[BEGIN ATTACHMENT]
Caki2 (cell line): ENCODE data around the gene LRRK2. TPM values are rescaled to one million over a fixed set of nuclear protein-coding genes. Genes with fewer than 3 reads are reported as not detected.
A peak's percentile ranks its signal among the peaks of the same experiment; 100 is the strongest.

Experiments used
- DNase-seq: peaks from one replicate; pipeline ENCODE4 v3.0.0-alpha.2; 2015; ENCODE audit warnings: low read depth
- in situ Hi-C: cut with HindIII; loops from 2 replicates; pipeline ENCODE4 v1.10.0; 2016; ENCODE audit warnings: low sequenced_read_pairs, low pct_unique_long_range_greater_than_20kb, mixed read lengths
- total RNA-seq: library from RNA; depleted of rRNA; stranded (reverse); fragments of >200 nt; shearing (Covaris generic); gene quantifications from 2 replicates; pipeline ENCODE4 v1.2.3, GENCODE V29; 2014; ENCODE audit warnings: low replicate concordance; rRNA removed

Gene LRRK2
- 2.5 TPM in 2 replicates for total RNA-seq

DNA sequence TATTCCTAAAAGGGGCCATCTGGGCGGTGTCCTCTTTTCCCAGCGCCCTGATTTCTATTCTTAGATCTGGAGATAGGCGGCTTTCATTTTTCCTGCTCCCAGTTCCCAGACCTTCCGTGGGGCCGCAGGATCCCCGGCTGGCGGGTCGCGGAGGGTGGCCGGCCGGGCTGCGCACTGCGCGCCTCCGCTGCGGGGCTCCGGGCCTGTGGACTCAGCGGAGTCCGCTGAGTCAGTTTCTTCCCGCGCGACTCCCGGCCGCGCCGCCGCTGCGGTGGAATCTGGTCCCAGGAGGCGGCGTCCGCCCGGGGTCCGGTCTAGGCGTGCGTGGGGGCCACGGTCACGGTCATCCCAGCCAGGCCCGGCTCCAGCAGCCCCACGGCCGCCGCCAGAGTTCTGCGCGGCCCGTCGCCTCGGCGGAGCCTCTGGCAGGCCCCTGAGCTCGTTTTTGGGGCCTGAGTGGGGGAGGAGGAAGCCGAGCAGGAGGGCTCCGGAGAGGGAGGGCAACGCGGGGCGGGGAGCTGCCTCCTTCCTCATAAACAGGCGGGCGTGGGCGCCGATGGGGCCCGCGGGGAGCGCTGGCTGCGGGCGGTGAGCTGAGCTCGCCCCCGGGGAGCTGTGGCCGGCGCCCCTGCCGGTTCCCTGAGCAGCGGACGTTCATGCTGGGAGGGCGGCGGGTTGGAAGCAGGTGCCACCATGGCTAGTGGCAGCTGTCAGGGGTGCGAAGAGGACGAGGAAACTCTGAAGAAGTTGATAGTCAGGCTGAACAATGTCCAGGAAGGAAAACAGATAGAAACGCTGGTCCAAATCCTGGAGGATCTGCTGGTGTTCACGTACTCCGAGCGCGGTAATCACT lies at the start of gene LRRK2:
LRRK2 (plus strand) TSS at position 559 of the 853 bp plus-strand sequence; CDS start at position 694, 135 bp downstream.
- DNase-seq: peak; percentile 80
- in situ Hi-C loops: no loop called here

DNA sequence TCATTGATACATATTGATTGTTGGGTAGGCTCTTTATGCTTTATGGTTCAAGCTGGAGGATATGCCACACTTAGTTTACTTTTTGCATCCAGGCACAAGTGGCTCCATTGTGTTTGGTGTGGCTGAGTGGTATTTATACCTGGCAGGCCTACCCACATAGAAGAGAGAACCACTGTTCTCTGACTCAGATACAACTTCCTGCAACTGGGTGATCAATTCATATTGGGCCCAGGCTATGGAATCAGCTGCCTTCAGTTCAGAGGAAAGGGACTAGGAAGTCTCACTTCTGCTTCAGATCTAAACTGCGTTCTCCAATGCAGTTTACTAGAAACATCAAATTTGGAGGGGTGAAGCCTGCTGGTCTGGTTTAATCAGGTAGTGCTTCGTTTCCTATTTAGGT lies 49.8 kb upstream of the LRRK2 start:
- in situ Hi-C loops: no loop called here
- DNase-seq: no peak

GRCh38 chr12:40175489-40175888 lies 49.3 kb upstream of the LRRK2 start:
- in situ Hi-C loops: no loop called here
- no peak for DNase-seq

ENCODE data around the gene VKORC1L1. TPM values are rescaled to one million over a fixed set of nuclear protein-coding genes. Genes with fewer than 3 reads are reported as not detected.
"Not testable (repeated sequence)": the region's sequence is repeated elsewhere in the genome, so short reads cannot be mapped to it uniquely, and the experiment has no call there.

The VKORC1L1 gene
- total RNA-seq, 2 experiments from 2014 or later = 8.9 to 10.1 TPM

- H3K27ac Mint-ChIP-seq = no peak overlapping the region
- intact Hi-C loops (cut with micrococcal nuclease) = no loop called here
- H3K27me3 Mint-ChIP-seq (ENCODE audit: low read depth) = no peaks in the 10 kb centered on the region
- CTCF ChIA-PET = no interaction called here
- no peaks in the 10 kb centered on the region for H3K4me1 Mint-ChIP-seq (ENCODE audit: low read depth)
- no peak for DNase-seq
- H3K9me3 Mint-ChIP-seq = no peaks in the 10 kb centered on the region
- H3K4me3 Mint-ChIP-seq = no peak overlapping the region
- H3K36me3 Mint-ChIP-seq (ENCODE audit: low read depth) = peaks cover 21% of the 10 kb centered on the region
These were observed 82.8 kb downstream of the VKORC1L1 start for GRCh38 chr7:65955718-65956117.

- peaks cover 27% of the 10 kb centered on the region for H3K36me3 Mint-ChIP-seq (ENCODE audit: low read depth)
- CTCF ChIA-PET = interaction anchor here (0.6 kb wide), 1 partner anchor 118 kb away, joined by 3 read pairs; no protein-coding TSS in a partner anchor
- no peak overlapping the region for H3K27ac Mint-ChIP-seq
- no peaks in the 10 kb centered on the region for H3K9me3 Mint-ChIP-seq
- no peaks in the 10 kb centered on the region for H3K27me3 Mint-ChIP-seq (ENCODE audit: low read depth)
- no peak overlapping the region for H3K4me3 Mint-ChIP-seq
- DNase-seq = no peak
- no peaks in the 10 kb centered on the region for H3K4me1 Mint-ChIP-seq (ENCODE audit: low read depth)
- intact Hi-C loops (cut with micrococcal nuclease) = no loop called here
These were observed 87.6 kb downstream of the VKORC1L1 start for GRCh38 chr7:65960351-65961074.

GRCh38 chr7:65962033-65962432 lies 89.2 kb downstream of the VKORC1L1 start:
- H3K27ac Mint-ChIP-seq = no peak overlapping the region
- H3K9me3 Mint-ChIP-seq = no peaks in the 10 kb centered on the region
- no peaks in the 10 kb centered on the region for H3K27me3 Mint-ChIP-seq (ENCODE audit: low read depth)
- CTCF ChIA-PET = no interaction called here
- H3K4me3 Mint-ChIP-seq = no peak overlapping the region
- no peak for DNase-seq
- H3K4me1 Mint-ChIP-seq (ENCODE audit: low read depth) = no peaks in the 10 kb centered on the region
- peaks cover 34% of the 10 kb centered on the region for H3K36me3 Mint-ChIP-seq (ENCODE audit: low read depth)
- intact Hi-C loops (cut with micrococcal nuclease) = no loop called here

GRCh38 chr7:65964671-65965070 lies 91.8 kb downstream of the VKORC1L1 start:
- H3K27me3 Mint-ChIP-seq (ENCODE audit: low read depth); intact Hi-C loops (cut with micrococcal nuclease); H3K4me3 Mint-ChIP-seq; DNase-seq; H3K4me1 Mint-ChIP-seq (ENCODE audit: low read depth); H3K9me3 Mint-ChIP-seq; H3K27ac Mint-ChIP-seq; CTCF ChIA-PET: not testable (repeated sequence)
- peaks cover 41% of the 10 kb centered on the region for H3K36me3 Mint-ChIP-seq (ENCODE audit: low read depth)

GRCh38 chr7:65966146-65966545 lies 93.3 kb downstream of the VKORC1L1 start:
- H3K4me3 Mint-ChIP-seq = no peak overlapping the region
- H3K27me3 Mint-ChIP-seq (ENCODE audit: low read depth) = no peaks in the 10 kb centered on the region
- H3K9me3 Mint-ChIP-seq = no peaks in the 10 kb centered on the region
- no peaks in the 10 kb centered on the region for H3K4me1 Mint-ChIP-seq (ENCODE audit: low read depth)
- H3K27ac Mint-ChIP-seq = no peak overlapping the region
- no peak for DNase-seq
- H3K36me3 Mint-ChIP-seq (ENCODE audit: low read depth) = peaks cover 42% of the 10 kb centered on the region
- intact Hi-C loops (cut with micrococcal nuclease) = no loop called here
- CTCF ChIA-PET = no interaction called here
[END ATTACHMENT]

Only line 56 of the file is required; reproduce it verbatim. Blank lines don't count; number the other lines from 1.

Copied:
GRCh38 chr7:65966146-65966545 lies 93.3 kb downstream of the VKORC1L1 start: